Eat fat and lose weight. That’s the promise of the Flat Belly Diet.
Now for the fine print: The kind of fat matters. The plan focuses on monounsaturated fats, which you get from olive oil, nuts, and other plant foods.
Authors Liz Vaccariello and Cynthia Sass, MPH, RD, claim that in 32 days, you can lose up to 15 pounds and drop belly fat by following their plan:
- Eat 400 calories per meal, four times per day (daily total: 1,600).
- Don’t go longer than 4 hours without eating.
- Eat monounsaturated fats at every meal.
Does It Work?
Any weight loss plan can help you whittle your waist. But no diet is proven to specifically target that area, and monounsaturated fats don’t have any special effect on belly fat.
It’s likely that if you do lose 15 pounds in 32 days, you’re mostly losing water weight, which you may regain. Losing 1-2 pounds per week will take you longer to reach your goal, but you’re losing actual fat. Yes, I like the diet, but keep yourself well hydrated by drinking plenty of water.
First, you target bloating for four days. During that time, you can’t add salt to any food and you must avoid:
- Processed foods
- Foods that can make you gassy, like beans, broccoli, and onions
- Carbs like pasta, bananas, and bagels
You must also drink 2 liters of water mixed with ginger root, cucumber, lemon, and mint leaves, which the book calls “sassy water.”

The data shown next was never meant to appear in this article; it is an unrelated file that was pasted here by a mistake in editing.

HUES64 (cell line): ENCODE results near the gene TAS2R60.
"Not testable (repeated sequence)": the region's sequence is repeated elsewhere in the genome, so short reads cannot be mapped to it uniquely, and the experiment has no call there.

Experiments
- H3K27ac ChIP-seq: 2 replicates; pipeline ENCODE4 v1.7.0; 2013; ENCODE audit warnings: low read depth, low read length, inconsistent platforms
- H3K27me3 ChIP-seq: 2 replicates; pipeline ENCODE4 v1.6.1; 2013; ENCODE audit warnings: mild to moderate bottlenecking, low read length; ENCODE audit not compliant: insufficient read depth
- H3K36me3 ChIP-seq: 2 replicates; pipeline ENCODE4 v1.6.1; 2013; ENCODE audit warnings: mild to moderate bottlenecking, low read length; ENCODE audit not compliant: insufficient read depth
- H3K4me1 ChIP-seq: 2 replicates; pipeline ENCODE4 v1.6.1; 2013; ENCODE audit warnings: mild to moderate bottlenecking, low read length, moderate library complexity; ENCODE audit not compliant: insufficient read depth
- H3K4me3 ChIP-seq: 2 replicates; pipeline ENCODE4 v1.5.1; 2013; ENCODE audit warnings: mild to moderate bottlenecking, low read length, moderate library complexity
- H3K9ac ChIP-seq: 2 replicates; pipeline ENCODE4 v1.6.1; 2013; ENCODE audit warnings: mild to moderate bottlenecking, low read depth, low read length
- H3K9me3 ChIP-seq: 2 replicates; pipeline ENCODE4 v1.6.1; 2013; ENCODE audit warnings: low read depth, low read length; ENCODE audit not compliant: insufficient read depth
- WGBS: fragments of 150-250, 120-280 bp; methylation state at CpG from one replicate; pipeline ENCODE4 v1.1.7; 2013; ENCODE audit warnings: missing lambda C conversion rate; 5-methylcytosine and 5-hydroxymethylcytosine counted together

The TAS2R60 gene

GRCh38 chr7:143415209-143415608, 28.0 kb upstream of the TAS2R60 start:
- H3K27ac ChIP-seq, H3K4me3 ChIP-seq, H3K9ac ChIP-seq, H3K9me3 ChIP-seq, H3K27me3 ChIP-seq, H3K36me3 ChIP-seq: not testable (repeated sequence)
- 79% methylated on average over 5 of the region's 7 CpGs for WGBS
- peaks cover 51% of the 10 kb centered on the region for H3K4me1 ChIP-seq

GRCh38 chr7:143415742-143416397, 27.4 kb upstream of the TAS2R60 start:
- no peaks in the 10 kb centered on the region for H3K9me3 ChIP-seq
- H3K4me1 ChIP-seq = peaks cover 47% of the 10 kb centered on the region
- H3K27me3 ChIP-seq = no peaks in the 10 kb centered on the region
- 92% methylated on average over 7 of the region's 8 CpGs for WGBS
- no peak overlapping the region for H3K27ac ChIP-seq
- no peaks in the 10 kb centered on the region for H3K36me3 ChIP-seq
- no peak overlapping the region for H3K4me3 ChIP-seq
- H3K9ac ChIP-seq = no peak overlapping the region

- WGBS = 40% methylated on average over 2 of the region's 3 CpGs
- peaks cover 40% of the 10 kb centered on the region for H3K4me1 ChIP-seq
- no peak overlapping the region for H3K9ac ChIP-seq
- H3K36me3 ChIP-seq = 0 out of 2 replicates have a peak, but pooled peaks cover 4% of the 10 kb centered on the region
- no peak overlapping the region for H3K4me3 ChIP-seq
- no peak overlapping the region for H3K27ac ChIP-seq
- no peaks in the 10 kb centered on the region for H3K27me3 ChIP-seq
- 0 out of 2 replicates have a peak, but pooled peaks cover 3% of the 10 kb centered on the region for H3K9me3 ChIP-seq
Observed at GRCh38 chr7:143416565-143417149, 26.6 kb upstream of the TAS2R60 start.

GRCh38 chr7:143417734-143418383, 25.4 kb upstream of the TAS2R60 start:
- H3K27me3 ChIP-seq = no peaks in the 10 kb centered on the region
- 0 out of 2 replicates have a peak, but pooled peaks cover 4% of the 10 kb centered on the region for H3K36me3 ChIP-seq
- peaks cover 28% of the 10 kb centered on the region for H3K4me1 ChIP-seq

After that, you eat a Mediterranean-style diet for 4 weeks with 1,600 calories per day. The menu includes items like Greek Lemon Chicken and Pumpkin Maple Cheesecake.
Level of Effort: Medium
The diet loosens up a little after 4 days. You’ll still need to eat often and include monounsaturated fats, and hit the calorie mark precisely every day.
Limitations: The first 4 days are very restrictive. After that, you must eat 400 calories every 4 hours and include monounsaturated fats with every meal. A busy or unpredictable schedule can make this challenging.
Cooking and shopping: The diet includes recipes, ideas for snacks, and tips for ordering fast food.
Packaged foods or meals? Certain brands of food are recommended, but not required.
Exercise: It’s not required. But the book includes a “flat belly workout” to support the diet.
Does It Allow for Dietary Restrictions or Preferences?
Vegetarians and vegans: The plan suggests substitutions that work for these diets.
Low-salt diet: You’re not supposed to add salt to anything you cook. You still need to check the label on other foods to see how much sodium they have.
Low-fat diet: This is not a low-fat diet, but the type of fat is heart-healthy. You eat monounsaturated fats at every meal, and you need to watch your portion sizes so you don’t get too many calories.
What Else You Should Know
Cost: None except your groceries. Olive oil, nuts, and avocados may add to your bill. You could save by cutting back on other foods that the diet doesn’t emphasize. I don’t believe the diet will cost you any extra. Processed foods are expensive and when you cut them out you will be able to afford the foods you need to buy. Remember most of us over eat more than we should. Actually we eat twice as much as we need. That one reason we’re overweight.
Support: You do this diet on your own.